The Tale of Hill and Montoya at Monaco & Indianapolis

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Source: espnf1.com

This Sunday will see two of the most prestigious races into motorsport take place; the Monaco Grand Prix and the Indianapolis 500.

Having been held on the same weekend since 1987, it easily makes it one of the most anticipated on the motorsport calendar.

These races make up two thirds of the Triple Crown of Motorsport, alongside the 24 Hours of Le Mans.

To win one of these races is an absolute privilege, yet only one driver has managed to win all three – Graham Hill.

Often referred to as ‘Mr. Monaco’, Hill managed to record five wins around the principality, the first of which were a hat trick of victories between 1963 and 1965 following his 1962 Formula 1 Drivers’ title for BRM.

Following this, he fancied a crack at success Stateside and in 1966 headed for the Indianapolis 500.

Starting on the outside of the fifth row, the British driver was lucky to survive a first lap incident which saw 11 of the 33 entrants crash.

The race turned out to be one of attrition, with only seven drivers finishing the race.

In fact, Hill only led the final ten laps after race leader and fellow rookie Jackie Stewart experienced an oil pressure issue.

This allowed Hill to claim victory at the Brickyard, making him the first rookie to do so since Frank Lockhart’s win in 1927 and earned a cool $152,000 in prize money.

Graham Hill and Jim Clark – Spa-Francorchamps, 1966 🏎💨🇬🇧

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In 1967, Graham returned to Team Lotus to join forces with fellow World Champion and Indy 500 winner Jim Clark in what was a dream partnership.

Hill would go on to win the 1968 Formula One Championship, albeit in difficult circumstances after the deaths of team-mates Clark and Mike Spence.

During this period, Graham claimed two more wins at Monaco in 1968 and ’69, with the latter being his final Grand Prix victory.

Recalling her personal memories for the BBC Four Documentary Graham Hill: Driven, his wife Bette recalled how he was welcomed by the adoring locals and racing fans:

“Going to Monte Carlo was like going home, it really was. Coming out the Hôtel de Paris and going down to the pits, people were throwing roses at Graham.”

“I was quite emotional about how much they loved Graham, and they did.”

Since Graham Hill, only one driver has managed to win both the Monaco Grand Prix and the Indianapolis 500; Juan Pablo Montoya.

Montoya first caught the attention of the motorsport world when he finished second in his debut F3000 season behind Ricardo Zonta in 1997.

Williams duly signed him up as one of their test drivers and subsequently won the 1998 F3000 championship, including an impressive victory at the Pau Grand Prix which saw him lap the entire field.

Because of his impressive performances, 1999 saw the Colombian swap places with Alessandro Zanardi, who would race for Williams in Formula 1, and join the Ganassi team in CART.

In a season overshadowed by the deaths of Gonzalo Rodríguez and Greg Moore, Montoya’s seven wins were enough to secure the title.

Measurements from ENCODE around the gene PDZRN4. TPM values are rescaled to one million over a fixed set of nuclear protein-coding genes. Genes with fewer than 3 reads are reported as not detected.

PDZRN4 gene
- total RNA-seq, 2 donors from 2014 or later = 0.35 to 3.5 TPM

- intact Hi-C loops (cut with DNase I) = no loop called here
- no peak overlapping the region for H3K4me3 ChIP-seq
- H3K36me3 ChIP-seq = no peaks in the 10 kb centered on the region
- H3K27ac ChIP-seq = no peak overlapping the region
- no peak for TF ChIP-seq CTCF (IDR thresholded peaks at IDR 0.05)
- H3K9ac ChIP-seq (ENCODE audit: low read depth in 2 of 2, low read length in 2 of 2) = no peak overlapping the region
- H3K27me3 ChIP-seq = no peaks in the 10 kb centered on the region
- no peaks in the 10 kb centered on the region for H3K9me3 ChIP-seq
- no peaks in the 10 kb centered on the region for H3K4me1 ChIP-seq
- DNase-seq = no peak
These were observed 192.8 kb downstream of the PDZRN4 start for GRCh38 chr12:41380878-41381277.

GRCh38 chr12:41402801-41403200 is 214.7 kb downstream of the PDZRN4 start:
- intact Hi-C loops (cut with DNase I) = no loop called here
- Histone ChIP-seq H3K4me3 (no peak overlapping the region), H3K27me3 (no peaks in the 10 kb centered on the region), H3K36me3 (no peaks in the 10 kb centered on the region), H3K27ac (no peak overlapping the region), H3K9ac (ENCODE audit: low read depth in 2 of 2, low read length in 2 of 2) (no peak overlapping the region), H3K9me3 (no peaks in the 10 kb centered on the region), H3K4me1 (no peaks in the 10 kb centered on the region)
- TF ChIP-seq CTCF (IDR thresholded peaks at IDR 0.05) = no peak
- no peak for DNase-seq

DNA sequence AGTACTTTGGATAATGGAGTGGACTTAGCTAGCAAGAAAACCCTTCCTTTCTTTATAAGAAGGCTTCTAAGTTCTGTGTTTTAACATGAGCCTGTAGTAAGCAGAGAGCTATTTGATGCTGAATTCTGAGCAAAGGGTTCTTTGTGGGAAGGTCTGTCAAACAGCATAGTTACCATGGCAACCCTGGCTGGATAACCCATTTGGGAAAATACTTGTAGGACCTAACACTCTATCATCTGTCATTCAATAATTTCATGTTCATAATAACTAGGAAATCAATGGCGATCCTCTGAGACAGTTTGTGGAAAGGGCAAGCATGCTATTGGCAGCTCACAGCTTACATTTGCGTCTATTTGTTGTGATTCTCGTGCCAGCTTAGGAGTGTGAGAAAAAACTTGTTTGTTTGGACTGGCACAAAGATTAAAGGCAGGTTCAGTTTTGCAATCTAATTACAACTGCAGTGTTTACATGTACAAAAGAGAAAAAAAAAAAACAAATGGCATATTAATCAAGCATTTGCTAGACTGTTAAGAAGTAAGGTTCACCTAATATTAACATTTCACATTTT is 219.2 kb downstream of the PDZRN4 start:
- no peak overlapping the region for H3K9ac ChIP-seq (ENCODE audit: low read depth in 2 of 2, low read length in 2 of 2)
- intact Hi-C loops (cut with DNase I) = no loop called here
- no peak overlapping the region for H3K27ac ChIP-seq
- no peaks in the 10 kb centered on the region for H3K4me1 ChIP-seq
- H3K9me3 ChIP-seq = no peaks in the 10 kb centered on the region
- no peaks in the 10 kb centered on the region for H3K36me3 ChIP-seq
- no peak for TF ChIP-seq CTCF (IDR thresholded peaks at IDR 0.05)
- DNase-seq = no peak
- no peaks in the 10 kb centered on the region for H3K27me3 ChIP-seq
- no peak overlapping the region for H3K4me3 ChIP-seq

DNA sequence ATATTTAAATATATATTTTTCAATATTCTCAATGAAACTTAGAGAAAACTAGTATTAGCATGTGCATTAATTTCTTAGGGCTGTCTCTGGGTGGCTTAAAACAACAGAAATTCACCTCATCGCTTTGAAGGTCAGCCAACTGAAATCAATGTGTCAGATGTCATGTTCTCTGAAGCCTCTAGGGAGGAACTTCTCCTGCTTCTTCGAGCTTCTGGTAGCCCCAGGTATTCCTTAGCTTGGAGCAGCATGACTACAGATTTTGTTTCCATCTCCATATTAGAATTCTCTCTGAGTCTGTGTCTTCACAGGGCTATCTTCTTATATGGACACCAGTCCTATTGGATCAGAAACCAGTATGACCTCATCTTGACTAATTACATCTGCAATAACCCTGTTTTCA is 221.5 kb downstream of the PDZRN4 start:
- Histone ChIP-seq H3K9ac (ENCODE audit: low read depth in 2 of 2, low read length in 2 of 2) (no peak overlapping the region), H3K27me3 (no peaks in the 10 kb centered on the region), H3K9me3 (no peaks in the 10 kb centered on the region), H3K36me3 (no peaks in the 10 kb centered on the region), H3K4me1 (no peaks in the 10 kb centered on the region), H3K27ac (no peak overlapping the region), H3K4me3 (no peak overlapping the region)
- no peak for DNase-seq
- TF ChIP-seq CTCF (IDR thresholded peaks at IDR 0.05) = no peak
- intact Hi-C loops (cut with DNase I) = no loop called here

At the turn of the new millennium, the Chip Ganassi team entered the 2000 Indianapolis 500; something Montoya didn’t want at the time.

“It was pretty cool. It was funny because I didn’t wanna do it. At that time, the series was split; Champ Car and IndyCar or IRL. And because they were split, we were running [in] the Champ Cap Championship that year with Toyota and we were having a lot of problems (Montoya finished 9th in the 2000 CART Championship), so I really wanted to focus on that. I didn’t want to take the attention off that and do the Indy 500.

“So, when I was told ‘we’re doing it’, we’re doing it I guess, and I don’t regret it today but it was really good. You just have to be smart about how you approach it.”

The win saw Montoya dominate the event, becoming the first rookie to win since the aforementioned Graham Hill in 1966, having led 167 laps.

Montoya would then spend six seasons in Formula 1, earning seven Grand Prix wins for Williams and McLaren.

His triumph at Monaco in 2003 is arguably his most impressive.

After his Williams team-mate Ralf Schumacher made his first pit stop, Montoya inherited the lead and began to push to create a gap to the German.

In doing so, Montoya set a lap time of a 1:15.166; faster than that of Schumacher’s pole position time of a 1:15.259.

Subsequently, he went on to reclaim first place later, absorbing pressure from McLaren’s Kimi Rӓikkӧnen late on to secure victory.

After leaving F1, Montoya joined NASCAR before returning to IndyCar in 2014 with Team Penske.

A second Indy 500 victory for Montoya was achieved in 2015.

This one was much tougher than his first as he had to fend off Penske team-mate Will Power in the closing stages, and thus added his name onto an illustrious list of multiple Indy 500 winners.

Although Montoya won’t be competing for a hat-trick at the Brickyard this weekend, he will be contesting at Le Mans next month in the LMP2 class for United Autosports.

It is worth noting that Montoya is currently the only active driver who is capable of emulating Graham Hill and completing the Triple Crown of Motorsport.

So, once this weekend’s racing spectacular reaches its conclusion, that will be something to look forward to.

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